This takes us to the meat of the question: how to zoom down to a fortified location with drop pods. Unfortunately, there is no effective way to bypass modern or near future defenses simply by going fast. All the recent talk in the news about hypersonic speeds being a good way to get past missile defense systems has turned out to be misinformed media hype. In the current Ukraine conflict, Russia's already had nearly 20 of thier hypersonic missiles get intercepted. Much to many people's surprise, there is not a statistically significant difference between the success rate for shooting down hypersonic missiles vs thier slower cruise missile counter parts; so, even if you could drop a troop transport straight onto the planet at Mach-20, chances are you'd still get shot down if you tried deploying directly into a militarized zone.

The only defenses that have proven to be reliably effective against a missile defense system are stealth and numerical superiority. So, instead of trying to do a straight drop, you use your secured orbital path to drop a swarm of stealth transports. On Earth, a space shuttle needs about 7000km of airspace and 30 minutes to bleed off its re-entry speed; so, presumably, your drop ships will need about the same. So, you go for the slow re-entry, and when you get down to a good cruising speed, you drop your heat shield revealing a stealth aircraft that can carry your troops out of the secured orbital zone to reach the militarized zones at speeds that barely exceed the sound barrier to prevent atmospheric friction from revealing your location. By using lots of little stealth shuttles, it means that if a few happen to fly too close one of the planet's remaining ground based surveillance systems for thier stealth to keep them hidden, you can still skirt thier defense grid with most of your forces in tact to land within a relatively close proximity to the enemy.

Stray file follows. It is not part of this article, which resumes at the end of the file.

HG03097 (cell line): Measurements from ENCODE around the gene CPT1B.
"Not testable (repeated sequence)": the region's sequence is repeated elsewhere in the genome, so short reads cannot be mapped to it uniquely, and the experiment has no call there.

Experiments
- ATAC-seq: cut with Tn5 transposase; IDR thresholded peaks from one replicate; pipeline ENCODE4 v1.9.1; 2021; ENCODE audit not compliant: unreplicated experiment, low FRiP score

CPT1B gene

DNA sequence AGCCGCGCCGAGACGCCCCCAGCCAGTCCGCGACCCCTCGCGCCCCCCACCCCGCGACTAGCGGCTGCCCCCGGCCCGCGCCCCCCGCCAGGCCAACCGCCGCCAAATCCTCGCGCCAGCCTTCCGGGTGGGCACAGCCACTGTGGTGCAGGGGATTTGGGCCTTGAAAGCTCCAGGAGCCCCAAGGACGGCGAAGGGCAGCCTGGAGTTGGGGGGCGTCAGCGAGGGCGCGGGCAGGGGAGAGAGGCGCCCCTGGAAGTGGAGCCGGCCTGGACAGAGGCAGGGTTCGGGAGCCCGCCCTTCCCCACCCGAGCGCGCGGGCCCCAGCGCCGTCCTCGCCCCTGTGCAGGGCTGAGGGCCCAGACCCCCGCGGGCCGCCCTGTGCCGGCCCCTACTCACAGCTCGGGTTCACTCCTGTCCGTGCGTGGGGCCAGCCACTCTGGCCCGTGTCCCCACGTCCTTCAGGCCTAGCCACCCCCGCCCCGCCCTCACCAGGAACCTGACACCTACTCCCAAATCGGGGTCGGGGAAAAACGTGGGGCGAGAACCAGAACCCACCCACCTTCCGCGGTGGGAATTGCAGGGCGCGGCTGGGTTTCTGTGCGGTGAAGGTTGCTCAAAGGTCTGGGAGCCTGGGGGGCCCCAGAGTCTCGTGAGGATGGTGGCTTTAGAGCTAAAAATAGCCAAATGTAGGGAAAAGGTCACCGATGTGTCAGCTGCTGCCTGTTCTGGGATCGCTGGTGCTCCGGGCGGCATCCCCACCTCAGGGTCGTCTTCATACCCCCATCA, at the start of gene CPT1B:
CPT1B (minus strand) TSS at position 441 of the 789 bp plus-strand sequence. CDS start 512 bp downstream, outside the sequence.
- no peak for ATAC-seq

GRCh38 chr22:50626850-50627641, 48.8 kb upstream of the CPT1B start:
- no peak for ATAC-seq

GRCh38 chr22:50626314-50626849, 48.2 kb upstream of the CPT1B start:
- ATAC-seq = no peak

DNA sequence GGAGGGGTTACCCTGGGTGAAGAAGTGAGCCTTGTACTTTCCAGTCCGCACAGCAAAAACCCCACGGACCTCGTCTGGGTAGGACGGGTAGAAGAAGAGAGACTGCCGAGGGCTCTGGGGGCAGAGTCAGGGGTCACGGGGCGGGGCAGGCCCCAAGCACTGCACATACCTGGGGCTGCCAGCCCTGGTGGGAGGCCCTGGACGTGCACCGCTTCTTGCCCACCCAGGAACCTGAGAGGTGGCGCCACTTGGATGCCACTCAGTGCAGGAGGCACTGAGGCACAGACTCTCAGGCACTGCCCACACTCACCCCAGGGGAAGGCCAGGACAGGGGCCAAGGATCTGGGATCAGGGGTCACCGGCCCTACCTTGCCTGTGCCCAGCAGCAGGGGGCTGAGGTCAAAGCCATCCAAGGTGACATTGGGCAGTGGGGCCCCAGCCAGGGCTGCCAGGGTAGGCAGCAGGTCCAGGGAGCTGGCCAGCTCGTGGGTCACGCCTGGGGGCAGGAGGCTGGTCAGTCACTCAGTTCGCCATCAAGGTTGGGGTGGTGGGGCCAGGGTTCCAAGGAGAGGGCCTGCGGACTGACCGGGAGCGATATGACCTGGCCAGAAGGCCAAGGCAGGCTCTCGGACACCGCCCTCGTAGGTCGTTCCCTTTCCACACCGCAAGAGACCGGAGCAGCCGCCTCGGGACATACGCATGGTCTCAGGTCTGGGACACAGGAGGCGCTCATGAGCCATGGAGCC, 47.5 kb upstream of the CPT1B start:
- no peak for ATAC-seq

These shuttles may also be accompanied by a swarm of drone bombers that can move out ahead of the dropships to target and destroy defense radars allowing you to get in even closer. Not only does a slower combined arms approach do a way better job on realism, it also makes the whole process of landing troops on a hostile world far more intriguing.


No for soldiers, maybe for bombs or cargo.

If the mothership is in anything remotely like an orbit, it will move at very roughly 10 kps. Just making up for that requires about 17 G for 60 seconds (17×9.81 m/s2×60 s = 10.006 m/s). Maneuvering jet fighters pull less than that for shorter periods.

An unmanned drop pod can endure this acceleration, so the question would be if it the engine can provide that much thrust for a minute and if the shell can withstand the thermal stresses. If you can build the drive, you can probably build the heat shield.

Note that I'm assuming that your magical fusion engines are small enough to fit on pods.

Of course such a pod would get very hot, which makes stealth difficult.


Just going to leave some quick math here...

Orbital speed for low Earth orbit is ~8000 m/s.

You want to decelerate to a stop in 60 seconds, that means we need to decelerate at (8000 m/s) / (60 s) so a deceleration of ~133 m/s^2 this is about 13.5g.

This is not going to be comfortable, but is generally survivable. Note this is comparable to deceleration from a car crash. Don't expect to be in great shape, broken bones, passed out, loss of vision, or otherwise incapacitated is a definite possibility.

For further reference an answer to this question references a NASA study graph which indicates for one minute exposure greater than 10g is probably not a great idea.

What is the highest acceleration that a normal human could safely endure for (say) 8 hours?

So this time is probably right on the edge of possible given the human bodies limitations.

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    $\begingroup$ Interesting, I just wrote almost the same answer, with slightly different rounding assumptions, and came to a "no." 10 kps is a little high for the very lowest orbit, but we both approximated other maneuvering away, so I rounded up. $\endgroup$
    – o.m.
    Commented May 7 at 16:17

For the succesfull troop deployment you need to estabilish dominance to protect them.

In the early modern era naval dominance was enough. Since WW1 the air and naval dominance is mandatory. Your case goes further.

First step is to estabilish stellar dominance meaning your orbital station(s) is/are safe from counter attacks.
Second stage is estabilishing air dominance by taking down air defenses and airports.

After that you can deploy troops to estabilish ground dominance.

Even one minute deploy - arrival time is too long for safe invasion when air defenses are working and ready.

Succesful invasion against enemy that was not blinded beforehand is plausible only using rusiian tactics - overwhelm the defenses by plenty. But I suppose this is not feasible in space combat.